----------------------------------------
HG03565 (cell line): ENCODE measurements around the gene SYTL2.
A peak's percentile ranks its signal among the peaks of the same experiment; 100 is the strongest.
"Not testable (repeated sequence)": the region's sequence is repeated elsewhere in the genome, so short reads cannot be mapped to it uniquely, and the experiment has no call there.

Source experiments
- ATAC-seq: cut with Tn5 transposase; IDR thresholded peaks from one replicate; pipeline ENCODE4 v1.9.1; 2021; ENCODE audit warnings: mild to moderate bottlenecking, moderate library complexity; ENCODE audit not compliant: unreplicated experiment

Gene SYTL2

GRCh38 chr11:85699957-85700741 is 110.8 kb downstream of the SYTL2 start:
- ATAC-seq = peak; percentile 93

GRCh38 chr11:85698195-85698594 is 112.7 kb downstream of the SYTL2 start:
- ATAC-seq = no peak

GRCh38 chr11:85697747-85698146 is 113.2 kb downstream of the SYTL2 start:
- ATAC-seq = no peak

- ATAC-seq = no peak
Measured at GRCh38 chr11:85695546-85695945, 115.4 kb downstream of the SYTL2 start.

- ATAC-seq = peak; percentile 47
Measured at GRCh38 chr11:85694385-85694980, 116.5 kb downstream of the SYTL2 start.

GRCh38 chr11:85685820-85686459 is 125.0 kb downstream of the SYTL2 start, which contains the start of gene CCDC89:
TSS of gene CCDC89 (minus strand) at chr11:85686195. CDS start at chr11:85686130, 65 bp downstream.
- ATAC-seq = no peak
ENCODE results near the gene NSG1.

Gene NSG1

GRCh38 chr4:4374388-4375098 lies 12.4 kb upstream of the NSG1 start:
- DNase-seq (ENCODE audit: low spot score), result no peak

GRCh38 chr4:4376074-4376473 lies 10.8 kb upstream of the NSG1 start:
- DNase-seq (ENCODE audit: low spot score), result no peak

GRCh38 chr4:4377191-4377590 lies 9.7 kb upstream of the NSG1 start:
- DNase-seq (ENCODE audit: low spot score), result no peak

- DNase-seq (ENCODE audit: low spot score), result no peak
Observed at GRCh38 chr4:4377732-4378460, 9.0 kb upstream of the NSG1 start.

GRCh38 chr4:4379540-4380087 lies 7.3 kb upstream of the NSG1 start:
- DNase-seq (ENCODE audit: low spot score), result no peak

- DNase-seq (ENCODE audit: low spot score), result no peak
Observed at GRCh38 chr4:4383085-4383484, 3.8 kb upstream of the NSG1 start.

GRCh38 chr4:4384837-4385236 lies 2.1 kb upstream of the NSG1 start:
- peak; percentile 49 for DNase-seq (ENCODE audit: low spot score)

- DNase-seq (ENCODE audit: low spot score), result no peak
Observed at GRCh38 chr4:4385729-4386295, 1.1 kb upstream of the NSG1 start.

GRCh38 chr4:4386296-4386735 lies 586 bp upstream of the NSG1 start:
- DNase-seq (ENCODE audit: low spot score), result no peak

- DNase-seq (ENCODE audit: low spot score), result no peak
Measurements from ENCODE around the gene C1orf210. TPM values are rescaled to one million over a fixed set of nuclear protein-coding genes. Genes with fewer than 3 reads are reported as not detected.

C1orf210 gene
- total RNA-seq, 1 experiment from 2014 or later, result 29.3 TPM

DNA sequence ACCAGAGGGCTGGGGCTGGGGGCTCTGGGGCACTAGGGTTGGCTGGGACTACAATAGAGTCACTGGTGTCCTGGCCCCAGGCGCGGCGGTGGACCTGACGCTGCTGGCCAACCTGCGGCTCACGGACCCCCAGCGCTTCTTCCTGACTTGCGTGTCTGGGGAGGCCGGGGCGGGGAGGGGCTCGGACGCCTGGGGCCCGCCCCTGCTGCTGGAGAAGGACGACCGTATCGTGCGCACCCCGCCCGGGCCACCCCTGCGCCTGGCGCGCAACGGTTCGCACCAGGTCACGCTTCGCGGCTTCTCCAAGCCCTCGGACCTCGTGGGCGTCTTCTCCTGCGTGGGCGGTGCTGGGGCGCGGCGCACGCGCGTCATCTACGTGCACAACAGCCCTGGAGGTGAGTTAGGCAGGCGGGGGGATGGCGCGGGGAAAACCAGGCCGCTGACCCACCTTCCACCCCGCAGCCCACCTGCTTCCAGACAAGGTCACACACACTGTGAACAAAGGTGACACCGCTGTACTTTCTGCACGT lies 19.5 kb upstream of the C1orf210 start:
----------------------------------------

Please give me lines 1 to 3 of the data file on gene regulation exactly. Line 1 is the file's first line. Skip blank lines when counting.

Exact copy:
HG03565 (cell line): ENCODE measurements around the gene SYTL2.
A peak's percentile ranks its signal among the peaks of the same experiment; 100 is the strongest.
"Not testable (repeated sequence)": the region's sequence is repeated elsewhere in the genome, so short reads cannot be mapped to it uniquely, and the experiment has no call there.